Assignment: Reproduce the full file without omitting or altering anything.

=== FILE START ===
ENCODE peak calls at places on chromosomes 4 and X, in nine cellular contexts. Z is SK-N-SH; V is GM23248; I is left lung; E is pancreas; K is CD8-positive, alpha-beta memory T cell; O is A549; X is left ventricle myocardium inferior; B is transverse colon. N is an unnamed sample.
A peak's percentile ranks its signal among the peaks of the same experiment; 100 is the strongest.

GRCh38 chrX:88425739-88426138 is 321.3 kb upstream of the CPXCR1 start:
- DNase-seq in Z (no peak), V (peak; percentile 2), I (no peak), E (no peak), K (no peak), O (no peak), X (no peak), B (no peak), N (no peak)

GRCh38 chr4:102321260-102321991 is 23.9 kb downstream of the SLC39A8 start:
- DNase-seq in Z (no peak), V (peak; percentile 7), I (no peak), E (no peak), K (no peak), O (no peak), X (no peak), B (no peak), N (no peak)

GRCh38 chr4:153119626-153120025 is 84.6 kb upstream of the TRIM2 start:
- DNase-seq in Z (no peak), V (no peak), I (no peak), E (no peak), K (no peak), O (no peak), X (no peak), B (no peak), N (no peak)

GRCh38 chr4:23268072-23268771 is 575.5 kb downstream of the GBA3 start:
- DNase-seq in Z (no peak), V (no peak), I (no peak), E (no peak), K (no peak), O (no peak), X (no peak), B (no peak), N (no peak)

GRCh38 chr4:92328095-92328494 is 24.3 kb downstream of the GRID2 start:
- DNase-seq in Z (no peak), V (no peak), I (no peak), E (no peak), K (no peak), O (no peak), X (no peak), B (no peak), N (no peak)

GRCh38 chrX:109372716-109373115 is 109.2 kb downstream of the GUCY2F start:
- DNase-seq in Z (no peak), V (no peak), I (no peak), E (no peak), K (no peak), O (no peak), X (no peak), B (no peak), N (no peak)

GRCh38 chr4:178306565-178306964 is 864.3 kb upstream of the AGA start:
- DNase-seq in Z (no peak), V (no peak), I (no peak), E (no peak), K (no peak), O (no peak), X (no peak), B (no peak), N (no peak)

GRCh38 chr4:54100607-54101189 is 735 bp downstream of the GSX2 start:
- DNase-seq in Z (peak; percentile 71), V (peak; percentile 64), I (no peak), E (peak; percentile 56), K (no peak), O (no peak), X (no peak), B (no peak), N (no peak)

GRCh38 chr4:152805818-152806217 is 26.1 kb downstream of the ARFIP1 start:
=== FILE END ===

ENCODE peak calls at places on chromosomes 4 and X, in nine cellular contexts. Z is SK-N-SH; V is GM23248; I is left lung; E is pancreas; K is CD8-positive, alpha-beta memory T cell; O is A549; X is left ventricle myocardium inferior; B is transverse colon. N is an unnamed sample.
A peak's percentile ranks its signal among the peaks of the same experiment; 100 is the strongest.

GRCh38 chrX:88425739-88426138 is 321.3 kb upstream of the CPXCR1 start:
- DNase-seq in Z (no peak), V (peak; percentile 2), I (no peak), E (no peak), K (no peak), O (no peak), X (no peak), B (no peak), N (no peak)

GRCh38 chr4:102321260-102321991 is 23.9 kb downstream of the SLC39A8 start:
- DNase-seq in Z (no peak), V (peak; percentile 7), I (no peak), E (no peak), K (no peak), O (no peak), X (no peak), B (no peak), N (no peak)

GRCh38 chr4:153119626-153120025 is 84.6 kb upstream of the TRIM2 start:
- DNase-seq in Z (no peak), V (no peak), I (no peak), E (no peak), K (no peak), O (no peak), X (no peak), B (no peak), N (no peak)

GRCh38 chr4:23268072-23268771 is 575.5 kb downstream of the GBA3 start:
- DNase-seq in Z (no peak), V (no peak), I (no peak), E (no peak), K (no peak), O (no peak), X (no peak), B (no peak), N (no peak)

GRCh38 chr4:92328095-92328494 is 24.3 kb downstream of the GRID2 start:
- DNase-seq in Z (no peak), V (no peak), I (no peak), E (no peak), K (no peak), O (no peak), X (no peak), B (no peak), N (no peak)

GRCh38 chrX:109372716-109373115 is 109.2 kb downstream of the GUCY2F start:
- DNase-seq in Z (no peak), V (no peak), I (no peak), E (no peak), K (no peak), O (no peak), X (no peak), B (no peak), N (no peak)

GRCh38 chr4:178306565-178306964 is 864.3 kb upstream of the AGA start:
- DNase-seq in Z (no peak), V (no peak), I (no peak), E (no peak), K (no peak), O (no peak), X (no peak), B (no peak), N (no peak)

GRCh38 chr4:54100607-54101189 is 735 bp downstream of the GSX2 start:
- DNase-seq in Z (peak; percentile 71), V (peak; percentile 64), I (no peak), E (peak; percentile 56), K (no peak), O (no peak), X (no peak), B (no peak), N (no peak)

GRCh38 chr4:152805818-152806217 is 26.1 kb downstream of the ARFIP1 start: